The question of how to pay for a large purchase is tied to a series of either/or choices. Cash or credit? Save or borrow? Now or later? Many people believe they should save up before buying to avoid debt. Surprisingly, experts say there is actually no easy, one-size-fits-all answer to the cash-versus-credit question.
Saving up to buy a big-screen television or washing machine often makes sense, because by not going into debt you avoid interest that adds to the bottom-line price. But what if you need that washing machine right away because your current one just broke down? What if after a year of saving, the washing machine has gone up in price more than the interest you would have paid to charge it? What if the washing machine is on sale for no money down and zero percent interest for 12 months?
Reasons to Save Money
Saving up and paying cash may make it possible to negotiate a better price for a non-emergency big-ticket item. “Cash up front” is a tried-and-true bargaining tool with a long history. Although savings account interest rates are not particularly attractive at this time, any interest coming in is better than interest going out, making saving at least modestly preferable to going into debt. Saving for a down payment – whether on a car or house – allows you to use that down payment to reduce the overall cost of borrowing.
Sometimes people are forced to save because their financial situation won’t allow them to take on more debt. It may be better to put off that large purchase until you have the money in hand.
(For more, see Should You Pay in Cash?)
Reasons to Borrow on Credit
There are, of course, times when it makes sense to go into debt. One of the most common reasons, mentioned above, is urgency. If an appliance fails, you need a replacement right away. So, if you don’t have sufficient savings to buy it outright, debt may be your best option.
A pending price increase or special sales opportunity – even when it’s something that isn’t an emergency need – could also push you into a decision to charge the item. It’s important to make sure that the savings, even with interest, is more than the savings you would realize by paying cash.
When a purchase represents something that will likely appreciate in value, buying now and going into debt might make sense. Examples would include paying for college or buying a home. The same would apply if you decided to borrow instead of taking from investments, savings or a retirement account. In those cases, long-term gains on investment or savings, not to mention the potential damage to a retirement account, often make borrowing a better option.
The current climate of extremely low interest rates may also make buying on time a better choice. This is especially true if you feel interest rates might take a significant hike before you are able to save up enough to make the purchase. Just be aware that if it's a credit card you're using, those interest rates still aren't all that low.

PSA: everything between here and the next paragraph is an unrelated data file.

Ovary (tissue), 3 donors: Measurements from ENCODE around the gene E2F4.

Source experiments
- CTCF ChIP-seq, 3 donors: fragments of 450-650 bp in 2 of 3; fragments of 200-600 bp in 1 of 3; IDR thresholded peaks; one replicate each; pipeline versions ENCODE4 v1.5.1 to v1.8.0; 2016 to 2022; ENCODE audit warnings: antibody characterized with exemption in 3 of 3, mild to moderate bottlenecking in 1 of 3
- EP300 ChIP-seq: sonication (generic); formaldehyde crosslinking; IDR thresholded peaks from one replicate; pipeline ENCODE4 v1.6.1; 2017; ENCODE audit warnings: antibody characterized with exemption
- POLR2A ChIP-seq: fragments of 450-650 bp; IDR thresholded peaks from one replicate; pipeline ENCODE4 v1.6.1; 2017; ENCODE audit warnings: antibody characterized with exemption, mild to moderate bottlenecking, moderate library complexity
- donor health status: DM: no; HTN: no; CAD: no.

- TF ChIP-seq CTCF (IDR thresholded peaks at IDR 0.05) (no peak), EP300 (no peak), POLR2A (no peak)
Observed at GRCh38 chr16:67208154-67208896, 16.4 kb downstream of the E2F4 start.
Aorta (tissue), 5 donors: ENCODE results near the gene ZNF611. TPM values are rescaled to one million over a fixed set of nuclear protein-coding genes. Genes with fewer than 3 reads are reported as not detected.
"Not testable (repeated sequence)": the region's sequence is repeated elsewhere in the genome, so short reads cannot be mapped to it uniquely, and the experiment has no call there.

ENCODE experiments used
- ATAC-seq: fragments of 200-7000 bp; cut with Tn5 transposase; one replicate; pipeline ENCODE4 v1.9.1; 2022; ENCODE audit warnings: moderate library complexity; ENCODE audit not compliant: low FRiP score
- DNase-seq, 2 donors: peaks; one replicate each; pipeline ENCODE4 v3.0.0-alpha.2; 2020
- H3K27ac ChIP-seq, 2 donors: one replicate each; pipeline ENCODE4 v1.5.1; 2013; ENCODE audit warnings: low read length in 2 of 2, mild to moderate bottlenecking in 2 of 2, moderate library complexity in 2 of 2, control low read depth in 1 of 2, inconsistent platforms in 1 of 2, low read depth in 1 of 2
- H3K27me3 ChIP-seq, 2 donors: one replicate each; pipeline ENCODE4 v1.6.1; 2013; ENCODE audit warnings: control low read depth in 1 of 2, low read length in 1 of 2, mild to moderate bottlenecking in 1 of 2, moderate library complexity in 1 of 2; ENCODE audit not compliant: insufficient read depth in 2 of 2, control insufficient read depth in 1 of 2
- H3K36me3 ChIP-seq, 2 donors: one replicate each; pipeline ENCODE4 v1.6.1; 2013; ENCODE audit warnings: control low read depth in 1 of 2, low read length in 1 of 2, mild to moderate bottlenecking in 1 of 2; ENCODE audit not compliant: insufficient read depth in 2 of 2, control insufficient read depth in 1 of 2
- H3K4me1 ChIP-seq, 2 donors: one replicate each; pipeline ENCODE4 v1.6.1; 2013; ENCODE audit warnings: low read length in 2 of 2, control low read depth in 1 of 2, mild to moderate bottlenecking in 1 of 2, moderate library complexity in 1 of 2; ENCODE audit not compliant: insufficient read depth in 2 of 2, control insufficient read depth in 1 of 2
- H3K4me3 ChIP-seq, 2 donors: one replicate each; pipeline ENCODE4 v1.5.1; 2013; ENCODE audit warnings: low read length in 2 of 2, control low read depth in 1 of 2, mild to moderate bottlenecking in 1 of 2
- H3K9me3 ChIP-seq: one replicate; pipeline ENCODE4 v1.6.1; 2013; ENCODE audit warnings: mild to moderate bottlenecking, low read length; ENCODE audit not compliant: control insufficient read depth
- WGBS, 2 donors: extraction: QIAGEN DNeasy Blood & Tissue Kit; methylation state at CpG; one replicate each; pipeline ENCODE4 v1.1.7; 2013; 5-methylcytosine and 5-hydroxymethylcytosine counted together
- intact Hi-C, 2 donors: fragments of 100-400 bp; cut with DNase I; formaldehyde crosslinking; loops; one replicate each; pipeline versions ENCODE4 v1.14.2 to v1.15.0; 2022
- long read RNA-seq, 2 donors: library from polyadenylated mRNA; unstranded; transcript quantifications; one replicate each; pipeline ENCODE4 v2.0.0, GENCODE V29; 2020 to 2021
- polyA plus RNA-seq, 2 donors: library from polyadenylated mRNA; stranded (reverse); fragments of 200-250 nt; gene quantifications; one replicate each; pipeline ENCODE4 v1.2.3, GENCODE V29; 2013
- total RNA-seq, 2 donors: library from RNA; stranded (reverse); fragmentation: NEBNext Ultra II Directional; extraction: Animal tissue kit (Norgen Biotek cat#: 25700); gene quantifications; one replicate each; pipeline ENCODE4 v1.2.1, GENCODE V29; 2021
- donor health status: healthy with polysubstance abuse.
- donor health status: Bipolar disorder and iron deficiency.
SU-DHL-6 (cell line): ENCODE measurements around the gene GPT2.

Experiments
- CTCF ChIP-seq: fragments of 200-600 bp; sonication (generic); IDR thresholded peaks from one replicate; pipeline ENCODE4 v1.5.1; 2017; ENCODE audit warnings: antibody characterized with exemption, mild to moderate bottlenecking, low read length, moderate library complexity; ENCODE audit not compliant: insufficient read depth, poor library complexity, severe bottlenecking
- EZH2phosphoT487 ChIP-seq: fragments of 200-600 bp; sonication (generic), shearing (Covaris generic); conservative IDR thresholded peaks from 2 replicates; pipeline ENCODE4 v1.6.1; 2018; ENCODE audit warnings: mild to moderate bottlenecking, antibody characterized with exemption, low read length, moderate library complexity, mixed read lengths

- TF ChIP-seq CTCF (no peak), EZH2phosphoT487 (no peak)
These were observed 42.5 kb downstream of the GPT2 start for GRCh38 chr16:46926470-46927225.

Should You Tap Into Savings To Pay Off Debt?
The Charge-It-and-Pay-It-Off Option
There is one way to have the best of both worlds. That’s when you charge a large purchase on a credit card, then pay it off immediately or within a specified promotional interest time range. You may get rewards, in the form of bonus airline miles or points or even cash back. These could represent an additional discount, and you would still avoid paying interest.
Credit cards typically feature extended product warranties, travel insurance or other consumer protection benefits. If you charge and immediately pay off the charge, you get the benefits for free.
When Credit Becomes Suffocating Debt
It’s important not to max out credit cards or accounts. Late fees, over-limit fees and other costs can quickly wipe out the advantage of any savings. Don’t fall into the trap of failing to honor your plan to pay off a large charge because you want to accommodate another big purchase. This is how access to credit can quickly become suffocating debt.
Make sure you actually have enough in the bank to pay off the balance by the end of the month or the end of the zero percent interest period. If you can’t do that, avoid charging the purchase.
The Bottom Line
When deciding whether to save or borrow, start by asking yourself how quickly you need the item. If it’s not an emergency, saving up is often the best option. If it is an emergency, review your borrowing options and choose the one that costs the least. If it’s not an emergency, but you’ve concluded that buying on time makes sense for one of the reasons listed in this article, double-check to make sure you are right before proceeding.
Finally, especially when contemplating going into debt, make sure you have a plan for paying off that debt if the unforeseen happens, such as a cut in take-home pay or losing your job.
(For more, see Credit Card or Cash?)